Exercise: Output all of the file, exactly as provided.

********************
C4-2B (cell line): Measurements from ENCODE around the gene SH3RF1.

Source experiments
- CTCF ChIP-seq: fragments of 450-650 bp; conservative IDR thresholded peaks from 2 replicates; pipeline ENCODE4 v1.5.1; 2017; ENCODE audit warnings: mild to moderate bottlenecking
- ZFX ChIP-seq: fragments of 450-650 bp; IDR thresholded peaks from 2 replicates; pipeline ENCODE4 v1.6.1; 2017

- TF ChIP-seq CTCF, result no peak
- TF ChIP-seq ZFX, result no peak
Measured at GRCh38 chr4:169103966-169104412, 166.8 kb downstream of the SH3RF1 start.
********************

C4-2B (cell line): Measurements from ENCODE around the gene SH3RF1.

Source experiments
- CTCF ChIP-seq: fragments of 450-650 bp; conservative IDR thresholded peaks from 2 replicates; pipeline ENCODE4 v1.5.1; 2017; ENCODE audit warnings: mild to moderate bottlenecking
- ZFX ChIP-seq: fragments of 450-650 bp; IDR thresholded peaks from 2 replicates; pipeline ENCODE4 v1.6.1; 2017

- TF ChIP-seq CTCF, result no peak
- TF ChIP-seq ZFX, result no peak
Measured at GRCh38 chr4:169103966-169104412, 166.8 kb downstream of the SH3RF1 start.